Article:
After 70 years as two districts, the two school systems that serve Williston have taken a big step toward becoming one.
The boards for both Williston Public School District No. 1 and Williams County Public School District No. 8 voted unanimously Monday, Aug. 10, to approve a reorganization plan. The plan, which officials from both districts have been working on for weeks, creates one district serving nearly 5,000 students.
“It’s certainly been a long time coming, but once we got to it, it didn’t take very long (to create a plan),” District 1 board President Thomas Kalil said Monday before the vote. “I’m happy that this is done. I’m happy we’re going to move forward today.”
Board member Laurie Garbel asked about the status of the voluntary property transfers District 8 is submitting to the state. The board for District 8 is proposing turning over land to three school districts: Nesson Public School District No. 2 in Ray, Tioga Public School District No. 15 and Grenora Public School District No. 99.
Jeffrey Thake, superintendent for District 1, said he had spoken to David Goetz, superintendent for District 8 about the land transfers.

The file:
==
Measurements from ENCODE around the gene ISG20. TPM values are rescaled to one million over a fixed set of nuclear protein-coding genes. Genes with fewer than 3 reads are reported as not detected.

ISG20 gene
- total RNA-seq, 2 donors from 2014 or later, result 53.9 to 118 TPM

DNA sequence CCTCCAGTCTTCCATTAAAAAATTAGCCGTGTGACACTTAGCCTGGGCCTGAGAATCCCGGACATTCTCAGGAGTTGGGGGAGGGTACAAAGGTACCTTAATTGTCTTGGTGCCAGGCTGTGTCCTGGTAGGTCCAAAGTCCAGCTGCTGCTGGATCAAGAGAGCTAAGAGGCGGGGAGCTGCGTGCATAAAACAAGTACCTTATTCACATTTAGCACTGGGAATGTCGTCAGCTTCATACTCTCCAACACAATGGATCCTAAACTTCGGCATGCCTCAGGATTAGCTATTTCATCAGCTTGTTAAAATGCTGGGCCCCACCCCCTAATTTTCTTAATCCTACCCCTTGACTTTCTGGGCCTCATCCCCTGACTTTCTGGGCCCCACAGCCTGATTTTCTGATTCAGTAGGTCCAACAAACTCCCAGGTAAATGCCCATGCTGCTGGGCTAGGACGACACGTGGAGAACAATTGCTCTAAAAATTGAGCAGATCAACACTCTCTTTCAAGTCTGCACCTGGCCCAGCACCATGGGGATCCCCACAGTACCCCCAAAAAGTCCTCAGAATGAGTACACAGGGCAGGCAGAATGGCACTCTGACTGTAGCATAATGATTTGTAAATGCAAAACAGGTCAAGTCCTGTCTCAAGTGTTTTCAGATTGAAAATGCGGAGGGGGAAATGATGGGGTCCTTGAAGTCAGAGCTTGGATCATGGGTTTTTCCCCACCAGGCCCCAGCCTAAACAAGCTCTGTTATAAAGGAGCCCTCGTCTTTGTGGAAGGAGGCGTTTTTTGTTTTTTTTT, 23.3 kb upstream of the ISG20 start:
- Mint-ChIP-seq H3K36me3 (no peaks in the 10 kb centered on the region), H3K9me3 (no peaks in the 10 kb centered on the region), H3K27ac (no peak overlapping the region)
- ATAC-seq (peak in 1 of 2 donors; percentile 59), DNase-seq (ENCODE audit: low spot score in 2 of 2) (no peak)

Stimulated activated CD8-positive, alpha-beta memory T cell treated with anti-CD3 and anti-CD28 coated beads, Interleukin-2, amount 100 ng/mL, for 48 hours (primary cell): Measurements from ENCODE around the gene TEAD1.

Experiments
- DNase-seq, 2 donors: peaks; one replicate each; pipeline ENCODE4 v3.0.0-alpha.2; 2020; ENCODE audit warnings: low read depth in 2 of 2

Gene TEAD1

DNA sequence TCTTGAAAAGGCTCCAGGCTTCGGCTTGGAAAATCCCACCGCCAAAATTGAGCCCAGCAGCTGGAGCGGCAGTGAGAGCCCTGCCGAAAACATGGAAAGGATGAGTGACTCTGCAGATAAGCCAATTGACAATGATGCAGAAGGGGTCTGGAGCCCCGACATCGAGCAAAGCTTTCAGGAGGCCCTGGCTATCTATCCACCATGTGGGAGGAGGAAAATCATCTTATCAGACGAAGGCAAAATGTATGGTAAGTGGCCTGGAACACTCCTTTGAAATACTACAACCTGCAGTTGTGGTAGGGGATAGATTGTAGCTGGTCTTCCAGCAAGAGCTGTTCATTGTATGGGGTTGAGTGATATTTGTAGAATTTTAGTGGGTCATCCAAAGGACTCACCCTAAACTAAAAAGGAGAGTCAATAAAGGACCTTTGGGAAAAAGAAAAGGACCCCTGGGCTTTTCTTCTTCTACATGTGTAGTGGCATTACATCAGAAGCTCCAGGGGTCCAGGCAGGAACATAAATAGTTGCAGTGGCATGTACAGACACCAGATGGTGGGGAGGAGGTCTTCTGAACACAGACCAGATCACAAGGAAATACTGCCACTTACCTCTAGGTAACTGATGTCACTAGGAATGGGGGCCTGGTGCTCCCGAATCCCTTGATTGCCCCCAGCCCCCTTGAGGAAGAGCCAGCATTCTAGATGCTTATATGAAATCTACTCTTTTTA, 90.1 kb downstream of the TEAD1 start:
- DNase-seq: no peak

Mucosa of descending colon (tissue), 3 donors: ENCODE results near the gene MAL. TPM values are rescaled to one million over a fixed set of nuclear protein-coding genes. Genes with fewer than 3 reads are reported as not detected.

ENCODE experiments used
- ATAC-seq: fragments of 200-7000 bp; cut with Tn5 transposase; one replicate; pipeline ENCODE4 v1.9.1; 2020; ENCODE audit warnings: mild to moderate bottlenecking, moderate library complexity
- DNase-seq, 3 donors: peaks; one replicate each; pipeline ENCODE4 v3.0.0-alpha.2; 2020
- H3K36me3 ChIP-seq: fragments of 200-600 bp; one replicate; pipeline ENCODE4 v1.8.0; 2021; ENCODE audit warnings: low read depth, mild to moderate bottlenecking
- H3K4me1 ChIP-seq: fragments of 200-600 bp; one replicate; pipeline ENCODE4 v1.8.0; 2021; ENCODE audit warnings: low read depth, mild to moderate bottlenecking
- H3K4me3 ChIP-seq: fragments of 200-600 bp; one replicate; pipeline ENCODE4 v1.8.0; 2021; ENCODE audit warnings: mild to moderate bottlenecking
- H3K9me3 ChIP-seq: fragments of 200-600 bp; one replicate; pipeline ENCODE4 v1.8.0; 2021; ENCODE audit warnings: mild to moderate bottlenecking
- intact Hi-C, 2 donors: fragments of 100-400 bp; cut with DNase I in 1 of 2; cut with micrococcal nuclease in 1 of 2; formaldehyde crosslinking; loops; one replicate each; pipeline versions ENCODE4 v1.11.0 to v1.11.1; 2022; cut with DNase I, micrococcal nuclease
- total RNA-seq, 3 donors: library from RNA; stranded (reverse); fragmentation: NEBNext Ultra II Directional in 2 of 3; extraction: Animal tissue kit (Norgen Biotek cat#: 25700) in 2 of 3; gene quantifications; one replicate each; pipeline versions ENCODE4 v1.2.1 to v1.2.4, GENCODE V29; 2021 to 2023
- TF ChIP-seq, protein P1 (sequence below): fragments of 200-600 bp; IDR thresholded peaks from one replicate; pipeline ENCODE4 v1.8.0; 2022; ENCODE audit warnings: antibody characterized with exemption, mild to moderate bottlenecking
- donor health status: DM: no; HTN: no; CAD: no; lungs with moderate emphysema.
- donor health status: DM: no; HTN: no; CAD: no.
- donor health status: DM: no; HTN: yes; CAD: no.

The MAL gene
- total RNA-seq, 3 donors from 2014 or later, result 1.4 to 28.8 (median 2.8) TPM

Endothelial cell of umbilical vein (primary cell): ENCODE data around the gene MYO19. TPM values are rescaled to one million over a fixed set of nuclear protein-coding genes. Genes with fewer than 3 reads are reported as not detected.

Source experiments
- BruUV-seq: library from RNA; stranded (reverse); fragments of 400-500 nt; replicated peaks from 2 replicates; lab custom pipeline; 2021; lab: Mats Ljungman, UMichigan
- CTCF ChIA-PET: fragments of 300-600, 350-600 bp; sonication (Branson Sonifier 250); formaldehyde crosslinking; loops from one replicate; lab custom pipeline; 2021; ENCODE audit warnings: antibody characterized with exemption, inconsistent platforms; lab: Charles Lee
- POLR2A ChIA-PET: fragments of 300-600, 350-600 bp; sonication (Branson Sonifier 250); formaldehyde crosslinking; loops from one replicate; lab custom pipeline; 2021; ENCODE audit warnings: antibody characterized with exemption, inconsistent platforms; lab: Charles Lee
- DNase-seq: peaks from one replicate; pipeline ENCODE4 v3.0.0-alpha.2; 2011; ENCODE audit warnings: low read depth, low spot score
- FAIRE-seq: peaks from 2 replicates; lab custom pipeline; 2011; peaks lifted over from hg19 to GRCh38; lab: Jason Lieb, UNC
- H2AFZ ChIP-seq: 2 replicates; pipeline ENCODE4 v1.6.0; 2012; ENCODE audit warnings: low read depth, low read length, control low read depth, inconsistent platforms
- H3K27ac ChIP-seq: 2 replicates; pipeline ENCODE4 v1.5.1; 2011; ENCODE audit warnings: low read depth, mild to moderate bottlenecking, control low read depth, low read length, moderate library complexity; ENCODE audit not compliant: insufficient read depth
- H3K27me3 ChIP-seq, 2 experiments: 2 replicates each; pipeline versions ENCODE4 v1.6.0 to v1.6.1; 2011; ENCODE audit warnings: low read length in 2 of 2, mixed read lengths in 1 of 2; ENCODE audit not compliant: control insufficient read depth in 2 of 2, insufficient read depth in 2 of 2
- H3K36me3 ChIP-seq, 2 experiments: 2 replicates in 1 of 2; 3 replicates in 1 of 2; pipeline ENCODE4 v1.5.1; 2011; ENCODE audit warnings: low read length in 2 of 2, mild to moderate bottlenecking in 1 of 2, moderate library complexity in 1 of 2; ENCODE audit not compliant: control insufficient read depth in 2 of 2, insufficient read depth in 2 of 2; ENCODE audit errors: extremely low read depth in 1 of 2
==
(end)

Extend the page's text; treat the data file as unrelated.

“Yes, that’s already in the hands of the county,” Thake said. “I spoke with Mr. Goetz today. They’ve already taken care of all that. And if for whatever reason the land transfers didn’t go through, it would just be returned to the new school district.”
Garbel also suggested that starting soon, the two districts start to meet to discuss options for handling high school enrollment next year.
That way, both districts will be ready for next year, regardless of whether the reorganization is approved by voters.
“Just so we can hit the ground running, no matter what the situation is,” Garbel said.
The board for District 8 approved the plan at its regular meeting, about an hour after the District 1 meeting ended. Goetz said he was going to take the plan to the county tomorrow along with the unofficial minutes from both meetings so the process can get underway.
A committee appointed by the county Superintendent of Schools has to hold a hearing and approve the plan, and it will then move to the state level. The state Board of Public Education will also hold a hearing and if that board also approves the plan, residents in both districts will have the chance to vote on the plan in December.
About the plan
The reorganization plan calls for a seven-member school board with two members coming from outside city limits and five elected at-large. Everyone in the district will be able to vote for all seven positions.
The plan offers different tax rates for residents based on their previous district. Former District 1 residents will have a tax rate about 20 mills higher than former District 8 residents.
The new district will have a taxable valuation of about $228 million, compared to $118,542,060 for District 1 alone and $130,035,969 for District 8 alone.